The enduring appeal of Chanel No. 5
ELLE Canada asked Jacques Polge, adviser to the Chanel fragrance laboratory, about memory, mystery and inspiration.
In Grasse, France, there lies a field of roses that bloom only for the month of May. The “rose de Mai” has a posh calling card: It’s the heart of Chanel No. 5, created by Ernest Beaux in 1921.
What is the enduring appeal of Chanel No. 5?
“It was the first couture fragrance. No. 5 mixes flowers in a way that you do not recognize anything. There is mystery, and mystery is very important for seduction.”
When did you first come across No. 5?
“When I was learning how to be a nose. There was a period when, like a painter, you learn a job by imitating ancient works. I tried to redo the big and very famous perfumes, and I remember that I had some difficulty reproducing No. 5. I now know why.”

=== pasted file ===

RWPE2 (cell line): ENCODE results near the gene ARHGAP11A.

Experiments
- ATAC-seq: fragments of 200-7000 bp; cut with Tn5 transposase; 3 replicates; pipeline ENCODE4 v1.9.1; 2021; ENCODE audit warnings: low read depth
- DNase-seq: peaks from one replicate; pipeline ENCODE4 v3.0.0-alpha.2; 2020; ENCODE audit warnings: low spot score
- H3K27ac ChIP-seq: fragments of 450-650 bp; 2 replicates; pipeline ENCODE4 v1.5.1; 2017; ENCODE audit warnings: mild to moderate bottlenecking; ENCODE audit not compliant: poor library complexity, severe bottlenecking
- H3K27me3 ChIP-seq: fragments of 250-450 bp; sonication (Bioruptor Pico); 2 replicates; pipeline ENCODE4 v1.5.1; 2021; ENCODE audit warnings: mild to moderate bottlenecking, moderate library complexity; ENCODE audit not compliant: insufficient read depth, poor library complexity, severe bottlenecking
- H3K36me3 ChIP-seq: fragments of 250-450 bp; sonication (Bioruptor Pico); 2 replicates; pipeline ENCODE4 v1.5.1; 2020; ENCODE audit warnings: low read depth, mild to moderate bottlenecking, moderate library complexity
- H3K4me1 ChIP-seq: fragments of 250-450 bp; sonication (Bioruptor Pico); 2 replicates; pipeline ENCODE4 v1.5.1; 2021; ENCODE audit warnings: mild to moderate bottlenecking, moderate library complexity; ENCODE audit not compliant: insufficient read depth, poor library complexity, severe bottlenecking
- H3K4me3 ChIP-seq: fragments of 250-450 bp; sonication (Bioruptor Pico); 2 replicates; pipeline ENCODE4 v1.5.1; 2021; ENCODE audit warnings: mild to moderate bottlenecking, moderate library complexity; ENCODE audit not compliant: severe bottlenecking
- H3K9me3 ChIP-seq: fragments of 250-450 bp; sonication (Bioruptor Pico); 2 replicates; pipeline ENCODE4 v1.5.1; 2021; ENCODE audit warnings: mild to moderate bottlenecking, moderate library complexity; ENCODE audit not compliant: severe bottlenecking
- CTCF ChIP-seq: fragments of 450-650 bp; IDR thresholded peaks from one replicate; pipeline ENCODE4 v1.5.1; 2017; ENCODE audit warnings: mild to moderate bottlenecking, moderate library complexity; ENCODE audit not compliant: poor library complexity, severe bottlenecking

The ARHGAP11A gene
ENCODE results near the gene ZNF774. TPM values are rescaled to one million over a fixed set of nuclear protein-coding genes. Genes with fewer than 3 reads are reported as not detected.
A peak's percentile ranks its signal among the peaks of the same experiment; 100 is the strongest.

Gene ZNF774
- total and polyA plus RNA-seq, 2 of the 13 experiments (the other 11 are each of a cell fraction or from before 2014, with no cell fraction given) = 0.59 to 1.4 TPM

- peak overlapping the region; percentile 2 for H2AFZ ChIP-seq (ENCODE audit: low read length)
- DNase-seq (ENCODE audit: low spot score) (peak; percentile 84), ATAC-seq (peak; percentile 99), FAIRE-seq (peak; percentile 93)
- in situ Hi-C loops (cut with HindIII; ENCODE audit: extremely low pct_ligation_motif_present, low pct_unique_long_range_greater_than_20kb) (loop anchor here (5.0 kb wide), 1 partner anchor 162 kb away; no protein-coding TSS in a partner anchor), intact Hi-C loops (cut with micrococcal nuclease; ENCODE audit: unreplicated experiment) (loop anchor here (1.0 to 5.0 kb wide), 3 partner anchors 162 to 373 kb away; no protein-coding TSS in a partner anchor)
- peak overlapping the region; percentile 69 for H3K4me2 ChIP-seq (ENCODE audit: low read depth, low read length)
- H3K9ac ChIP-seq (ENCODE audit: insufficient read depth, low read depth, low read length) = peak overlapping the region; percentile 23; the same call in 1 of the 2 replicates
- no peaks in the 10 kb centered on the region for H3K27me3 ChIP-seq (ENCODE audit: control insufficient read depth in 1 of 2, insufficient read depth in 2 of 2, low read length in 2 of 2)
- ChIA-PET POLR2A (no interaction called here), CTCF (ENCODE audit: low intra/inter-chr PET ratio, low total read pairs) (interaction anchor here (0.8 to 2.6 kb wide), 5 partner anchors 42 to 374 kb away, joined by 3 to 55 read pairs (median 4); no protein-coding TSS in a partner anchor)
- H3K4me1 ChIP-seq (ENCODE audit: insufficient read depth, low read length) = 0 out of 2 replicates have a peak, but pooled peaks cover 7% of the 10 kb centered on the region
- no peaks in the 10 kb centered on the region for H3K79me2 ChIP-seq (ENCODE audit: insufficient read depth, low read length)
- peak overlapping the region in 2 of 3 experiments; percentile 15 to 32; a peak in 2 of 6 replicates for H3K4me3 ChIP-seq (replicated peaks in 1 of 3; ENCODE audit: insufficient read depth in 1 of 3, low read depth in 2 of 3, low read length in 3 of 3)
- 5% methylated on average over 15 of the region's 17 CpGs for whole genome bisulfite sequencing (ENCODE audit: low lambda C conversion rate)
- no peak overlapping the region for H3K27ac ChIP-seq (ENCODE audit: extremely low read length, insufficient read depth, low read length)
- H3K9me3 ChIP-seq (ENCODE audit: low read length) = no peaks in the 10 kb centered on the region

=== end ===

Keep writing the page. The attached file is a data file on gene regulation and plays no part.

What attracted you to fragrance?
“Fragrance is a way of expressing and saying things without choosing words or images. It says things that you couldn’t say in any other way.”
What inspires you?
“For Coco, my inspiration came from my first impression of Mademoiselle Chanel’s apartment. With Chance, marketing wanted a perfume for younger people, which I didn’t think was a good idea because young people don’t have money. Instead, I [created] Chanel’s youngest perfume.”
Chanel No. 5 Eau de Parfum Spray ($368 for 30 mL).
How has fragrance evolved?
“The principles have not changed. You try to do the best you can; each fragrance has to be different from what Chanel already has, and it has to be different from what is already on the market. These principles were true at the time, and they are still true today.”